Ice Rink Update

Technical Safety BC’s recent report on the Fernie Arena tragedies underlines the safety risks inherent with ammonia ice plants. A small leak in a chiller tube caused a 9 lb. release of ammonia into the mechanical room which quickly overcame those working there.

To quote TSBC, “Ammonia releases from refrigeration systems can cause injuries to employees, emergency response personnel, any public using the facilities and those living in communities surrounding the facilities.  When released from a refrigeration system, ammonia vaporizes into a toxic gas. It is very corrosive, and exposure to it may result in chemical-type burns to skin, eyes, and lungs. It may also result in frostbite, since liquid ammonia’s boiling point at atmospheric pressure is -28°F. Ammonia has a high affinity for water and migrates to moist areas like the eyes, nose, mouth, throat, and moist skin.  Exposure to low concentrations can cause headaches, loss of the sense of smell, nausea, and vomiting. Higher concentrations result in irritation to the nose, mouth, and throat causing coughing, wheezing and damage to the lungs. Very high concentrations of ammonia can be immediately fatal.

Ammonia is flammable and extremely reactive as it readily combines with other chemicals to form other potentially harmful substances or explosive mixtures.  Material commonly found in refrigeration machinery rooms such as oils can react with ammonia increasing the fire hazard. In addition, strong oxidizers, such as chlorine or bleaches, can form explosive mixtures when they come into contact with ammonia.”

Work Safe BC calls ammonia levels of 300 ppm or more to be, “Immediately dangerous to life and health”.

The Trane white paper on Ammonia-Free Ice Rink Refrigeration, shows a leak of just a half pound is enough to raise the ammonia concentration in a typical equipment room above the 320 ppm RCL (Refrigerant Concentration Limit). Also notice it would require 718.8 lbs. of Trane’s R513A synthetic refrigerant to reach our 72,000 ppm RCL (well above the charge we have in our entire system).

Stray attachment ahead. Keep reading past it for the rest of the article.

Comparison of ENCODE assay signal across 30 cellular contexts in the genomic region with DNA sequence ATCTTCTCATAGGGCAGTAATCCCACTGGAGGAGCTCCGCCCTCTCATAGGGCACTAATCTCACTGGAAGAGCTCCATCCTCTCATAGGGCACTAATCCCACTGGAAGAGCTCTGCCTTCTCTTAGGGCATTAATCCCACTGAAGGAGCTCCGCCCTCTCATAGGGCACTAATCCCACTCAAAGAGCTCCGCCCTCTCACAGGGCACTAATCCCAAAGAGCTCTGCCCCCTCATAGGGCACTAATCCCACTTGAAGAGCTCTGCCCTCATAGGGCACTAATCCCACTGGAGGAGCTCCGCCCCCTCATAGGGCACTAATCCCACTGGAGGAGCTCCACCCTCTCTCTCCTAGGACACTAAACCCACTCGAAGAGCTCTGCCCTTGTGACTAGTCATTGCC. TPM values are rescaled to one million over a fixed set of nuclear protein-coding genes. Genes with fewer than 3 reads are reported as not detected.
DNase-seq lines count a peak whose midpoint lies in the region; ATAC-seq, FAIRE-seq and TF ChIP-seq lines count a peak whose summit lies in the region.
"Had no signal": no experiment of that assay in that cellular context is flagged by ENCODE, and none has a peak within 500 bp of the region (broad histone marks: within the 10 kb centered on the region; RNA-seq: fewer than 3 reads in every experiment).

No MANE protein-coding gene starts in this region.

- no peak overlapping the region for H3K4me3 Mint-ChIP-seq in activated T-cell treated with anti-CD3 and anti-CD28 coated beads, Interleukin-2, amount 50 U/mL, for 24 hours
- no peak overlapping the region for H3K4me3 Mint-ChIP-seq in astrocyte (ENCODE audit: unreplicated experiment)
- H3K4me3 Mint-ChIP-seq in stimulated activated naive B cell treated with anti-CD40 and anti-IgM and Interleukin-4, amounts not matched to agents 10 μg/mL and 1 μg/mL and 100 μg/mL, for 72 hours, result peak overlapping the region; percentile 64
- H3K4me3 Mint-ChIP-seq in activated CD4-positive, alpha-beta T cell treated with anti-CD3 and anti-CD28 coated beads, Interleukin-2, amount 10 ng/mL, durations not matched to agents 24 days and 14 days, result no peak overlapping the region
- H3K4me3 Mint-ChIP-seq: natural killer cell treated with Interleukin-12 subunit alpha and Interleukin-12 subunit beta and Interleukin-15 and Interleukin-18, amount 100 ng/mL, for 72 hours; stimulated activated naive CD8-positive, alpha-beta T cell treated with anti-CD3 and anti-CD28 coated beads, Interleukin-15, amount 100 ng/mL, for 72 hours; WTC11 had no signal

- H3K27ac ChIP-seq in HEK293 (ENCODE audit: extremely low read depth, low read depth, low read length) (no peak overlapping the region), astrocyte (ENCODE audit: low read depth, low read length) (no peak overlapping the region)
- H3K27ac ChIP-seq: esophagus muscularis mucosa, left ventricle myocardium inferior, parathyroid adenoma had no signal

Trane packaged chiller systems dominate the air-conditioning marketplace. As well our chillers are used in many institutional, industrial, laboratory, and critical cooling and heat recovery applications. Trane has built chiller systems for over a hundred years – it’s our bread-and-butter.

We are here to help you transition to safer, cost-effective and efficient ice rink chilling systems.

by Walter Linck

Vertical Projection Models Now Available on HHP2 Series of Heaters

We are excited to announce that our vendor partner, Hazloc HeatersTM, announced the addition of vertical projection models on the HHP2 series of steam and hydronic unit heaters.

The HHP2 series of heat-exchanger unit heaters is designed for rugged industrial applications in steam, hot water, glycol or other fluid circulating heating systems. The HHP2 series is designed for pressures and temperatures up to 450 psi and 550 °F respectively in single-pass and multi-pass core configurations. HHP2 heaters meet ASME requirements with a national CRN to conform to the Safety Codes Act.

The HHP2 series includes 16 model choices of horizontal projections heaters and 12 model choices of vertical projection heaters for greater versatility during heater selection. There are also multiple air discharge types to choose from. HHP2 heater capacities are supported by our sophisticated HTFSTM ACOL thermal performance analysis software. Heresite coatings are also available.

Hazloc HeatersTM General Manager, Darren Ochosky, stated, “we have expanded the model offerings on the HHP2 series to give our customers more choices for their specific applications. We are dedicated to helping our customers grow and prosper by providing leading edge industrial heating products, technical expertise, and outstanding service.” Hazloc HeatersTM is also committed to a high standard of quality and on-time delivery performance.

3 Things to Consider for Your Next Building Project

The way buildings are used — and the needs within building spaces — are continuously changing. Revitalization efforts turn abandoned warehouses into residential and commercial hot spots. Work place trends turn an old conference room into collaborative space or a wellness lounge.

Whether the changes are driven by corporate growth, new technology or shifting needs, building spaces must adjust. This is true for existing buildings and new construction.  

So how do you know what equipment and systems will meet your customers’ needs in your next building project? The answer is influenced by many factors — from upfront costs and ease of installation to integration with existing systems and flexibility for the future.